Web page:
Thousands of young people across Scotland have taken to the streets in a second worldwide day of action against climate change.
School pupils and students took time out of classes across the country to gather and make their voices heard.
Demonstrations have taken place in Glasgow’s George Square and outside the Scottish Parliament in Edinburgh.
There were also gatherings planned for Aberdeen, Stirling and Inverness.
It follows last month’s global youth strike, which saw young people across the world follow the lead of Nobel prize-nominated Swedish teenager Greta Thunberg in skipping school to demonstrate.
In Glasgow, youngsters started arriving in George Square from around 11am, marching in with colourful, inventive placards.
They gathered in the middle of the city centre square, chanting demands for action on an issue critical to their future.
Signs included “There is no Planet B” and “The climate is changing, why aren’t we?”.
As more people arrived, a ceilidh featuring a mass strip the willow even broke out, with a band playing music to raise spirits after a torrential downpour.
Glasgow University student Marianne Mylchreest said that the weather proved action was needed.
The 20-year-old said: “It was sunny five minutes ago and now it’s raining. If that doesn’t tell you something has to be done I don’t know what will. We’re in Scotland but that’s insane.
“The youth in Glasgow is really involved in climate change. I saw the big event on Facebook and thought I’d come along and support the cause.
“I passed here last month when it was on and there was a great crowd and atmosphere so I thought I’d come along this month.
“We’re out here saying that there’s not enough being done so we’re trying to get people to actually make a difference.
“It’s incredible – schools are coming out, unis are coming out, people that have kids are coming out, there’s dogs here, it’s just great.”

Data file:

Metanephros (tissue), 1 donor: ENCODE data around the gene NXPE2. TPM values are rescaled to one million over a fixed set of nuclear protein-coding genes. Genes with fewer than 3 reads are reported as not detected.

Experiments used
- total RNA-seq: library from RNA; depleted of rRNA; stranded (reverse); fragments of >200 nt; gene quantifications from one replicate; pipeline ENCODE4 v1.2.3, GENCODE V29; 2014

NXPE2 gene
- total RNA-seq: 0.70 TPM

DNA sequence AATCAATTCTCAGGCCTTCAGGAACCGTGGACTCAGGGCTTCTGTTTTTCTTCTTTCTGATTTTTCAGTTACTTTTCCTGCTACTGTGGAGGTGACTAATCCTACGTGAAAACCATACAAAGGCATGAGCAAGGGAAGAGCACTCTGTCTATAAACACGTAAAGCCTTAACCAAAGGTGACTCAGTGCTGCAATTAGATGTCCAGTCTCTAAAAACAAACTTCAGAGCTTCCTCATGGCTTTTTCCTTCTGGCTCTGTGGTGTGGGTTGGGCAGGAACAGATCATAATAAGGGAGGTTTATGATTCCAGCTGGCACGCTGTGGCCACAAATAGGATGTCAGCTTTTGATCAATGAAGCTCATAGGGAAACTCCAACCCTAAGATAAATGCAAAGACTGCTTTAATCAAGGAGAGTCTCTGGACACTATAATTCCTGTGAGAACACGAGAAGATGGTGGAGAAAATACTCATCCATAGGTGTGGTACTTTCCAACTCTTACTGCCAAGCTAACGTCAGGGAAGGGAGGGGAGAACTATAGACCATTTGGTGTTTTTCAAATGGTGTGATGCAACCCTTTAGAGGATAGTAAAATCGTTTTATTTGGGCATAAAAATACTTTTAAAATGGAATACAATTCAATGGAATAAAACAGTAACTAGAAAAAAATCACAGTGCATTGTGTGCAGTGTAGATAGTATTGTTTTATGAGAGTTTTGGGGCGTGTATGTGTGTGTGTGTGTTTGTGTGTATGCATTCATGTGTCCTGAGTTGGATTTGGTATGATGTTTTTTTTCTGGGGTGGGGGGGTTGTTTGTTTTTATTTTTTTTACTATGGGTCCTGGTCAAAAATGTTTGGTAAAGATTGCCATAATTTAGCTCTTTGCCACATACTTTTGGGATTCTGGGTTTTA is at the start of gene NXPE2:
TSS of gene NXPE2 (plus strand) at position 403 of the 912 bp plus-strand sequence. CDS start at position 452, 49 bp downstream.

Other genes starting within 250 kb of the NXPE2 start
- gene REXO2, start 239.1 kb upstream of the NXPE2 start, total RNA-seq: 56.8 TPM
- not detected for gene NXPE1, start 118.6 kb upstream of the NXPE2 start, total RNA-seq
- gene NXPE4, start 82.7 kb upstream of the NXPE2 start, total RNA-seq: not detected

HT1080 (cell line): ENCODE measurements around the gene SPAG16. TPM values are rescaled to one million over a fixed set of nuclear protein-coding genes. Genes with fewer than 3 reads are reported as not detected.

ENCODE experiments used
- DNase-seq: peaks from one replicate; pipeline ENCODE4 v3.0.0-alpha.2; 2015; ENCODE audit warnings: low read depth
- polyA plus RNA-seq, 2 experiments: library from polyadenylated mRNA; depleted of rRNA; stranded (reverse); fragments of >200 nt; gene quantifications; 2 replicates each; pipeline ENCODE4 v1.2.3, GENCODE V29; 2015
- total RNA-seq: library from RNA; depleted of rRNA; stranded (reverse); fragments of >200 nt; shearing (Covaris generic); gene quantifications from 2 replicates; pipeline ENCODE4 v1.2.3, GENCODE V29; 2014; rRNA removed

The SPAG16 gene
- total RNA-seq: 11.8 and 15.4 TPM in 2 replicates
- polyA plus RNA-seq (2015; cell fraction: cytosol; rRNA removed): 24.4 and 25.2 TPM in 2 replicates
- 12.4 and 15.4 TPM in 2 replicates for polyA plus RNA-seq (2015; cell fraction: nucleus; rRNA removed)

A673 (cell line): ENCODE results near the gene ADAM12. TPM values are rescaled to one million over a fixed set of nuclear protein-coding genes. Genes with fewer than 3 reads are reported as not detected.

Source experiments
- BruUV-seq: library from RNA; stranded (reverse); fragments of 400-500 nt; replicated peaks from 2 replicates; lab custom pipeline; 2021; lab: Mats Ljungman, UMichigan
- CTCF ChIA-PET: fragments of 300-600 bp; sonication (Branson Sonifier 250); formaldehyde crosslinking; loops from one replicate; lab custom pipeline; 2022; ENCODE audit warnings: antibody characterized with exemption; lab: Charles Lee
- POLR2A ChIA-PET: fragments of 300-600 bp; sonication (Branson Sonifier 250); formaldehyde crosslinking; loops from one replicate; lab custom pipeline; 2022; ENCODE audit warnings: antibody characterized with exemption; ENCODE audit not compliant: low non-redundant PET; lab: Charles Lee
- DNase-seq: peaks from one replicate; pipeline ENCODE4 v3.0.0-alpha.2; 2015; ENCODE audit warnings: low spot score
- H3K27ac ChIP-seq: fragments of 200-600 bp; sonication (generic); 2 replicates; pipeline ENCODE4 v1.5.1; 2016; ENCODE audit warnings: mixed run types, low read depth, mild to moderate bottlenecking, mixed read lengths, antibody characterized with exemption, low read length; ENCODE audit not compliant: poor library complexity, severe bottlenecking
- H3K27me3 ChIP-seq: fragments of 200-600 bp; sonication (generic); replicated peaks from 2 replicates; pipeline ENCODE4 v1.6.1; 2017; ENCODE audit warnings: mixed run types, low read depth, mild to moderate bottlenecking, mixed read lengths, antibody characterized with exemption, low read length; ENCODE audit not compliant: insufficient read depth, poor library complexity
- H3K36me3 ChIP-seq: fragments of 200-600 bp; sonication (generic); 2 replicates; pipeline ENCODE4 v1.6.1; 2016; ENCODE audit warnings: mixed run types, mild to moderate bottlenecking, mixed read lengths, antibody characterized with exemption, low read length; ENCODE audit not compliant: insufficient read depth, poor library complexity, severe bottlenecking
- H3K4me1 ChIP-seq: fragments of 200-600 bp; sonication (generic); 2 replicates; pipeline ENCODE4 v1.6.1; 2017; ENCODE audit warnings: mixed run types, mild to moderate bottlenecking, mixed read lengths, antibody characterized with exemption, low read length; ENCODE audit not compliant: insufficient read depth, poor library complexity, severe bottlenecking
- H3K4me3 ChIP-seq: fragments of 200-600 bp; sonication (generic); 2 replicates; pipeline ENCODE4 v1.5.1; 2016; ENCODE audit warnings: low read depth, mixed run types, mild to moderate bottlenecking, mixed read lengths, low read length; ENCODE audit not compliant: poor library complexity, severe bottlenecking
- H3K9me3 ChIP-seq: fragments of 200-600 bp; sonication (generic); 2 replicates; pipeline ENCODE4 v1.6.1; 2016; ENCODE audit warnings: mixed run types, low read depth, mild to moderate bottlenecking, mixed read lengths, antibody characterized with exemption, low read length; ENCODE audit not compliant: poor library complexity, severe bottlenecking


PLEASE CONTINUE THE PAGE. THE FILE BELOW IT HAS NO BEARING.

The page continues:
— Lewis McKenzie (@LewisMcKenzie94) March 15, 2019
Six-year-old Anna Arbuckle said she joined the George Square demonstrators “to stop the ice from melting”.
Protesting alongside her were older sister Lucy, holding a sign saying “This is my future – act now and stop climate change”, and Chloe Barker – both aged 10.
Lucy said: “The people in power aren’t taking control of the situation and we need to stop it from happening, otherwise our world will heat up and all the ice will melt and there’ll be no place for the polar bears and penguins.
“I came here last time as well and we saw it on the news, I said to my mum ‘we have to go, we’re responsible’.
“It’ll be our future, not the leaders of our country’s future, right now.”
Asked if she would one day be a future leader of the country, she said: “My granny says I will, but I’m not sure.”
Scottish Greens MSPs Patrick Harvie and Ross Greer were amongst those showing their support at the rally.
Mr Greer said: “We tell our young people to be responsible citizens and this is an amazing example of responsible citizenship.”
Also at George Square was Scottish Labour leader Richard Leonard, who said: “Many of the people here on this protest don’t have a vote but they’ve got a voice and that needs to be heard.”
First Minister Nicola Sturgeon tweeted: “I send my best wishes to #youthstrike4climate – Scotland is leading the world in tackling climate change and we must harness the energy of our young people to challenge ourselves, and others, to go further.”
A poll ahead of the walkouts suggested a majority of the British public supported students who first ditched lessons and lectures for demonstrations on February 15 to call for greater climate action.
Edinburgh City Council and many schools said that pupils would not face punishment for taking the day off to attend the events.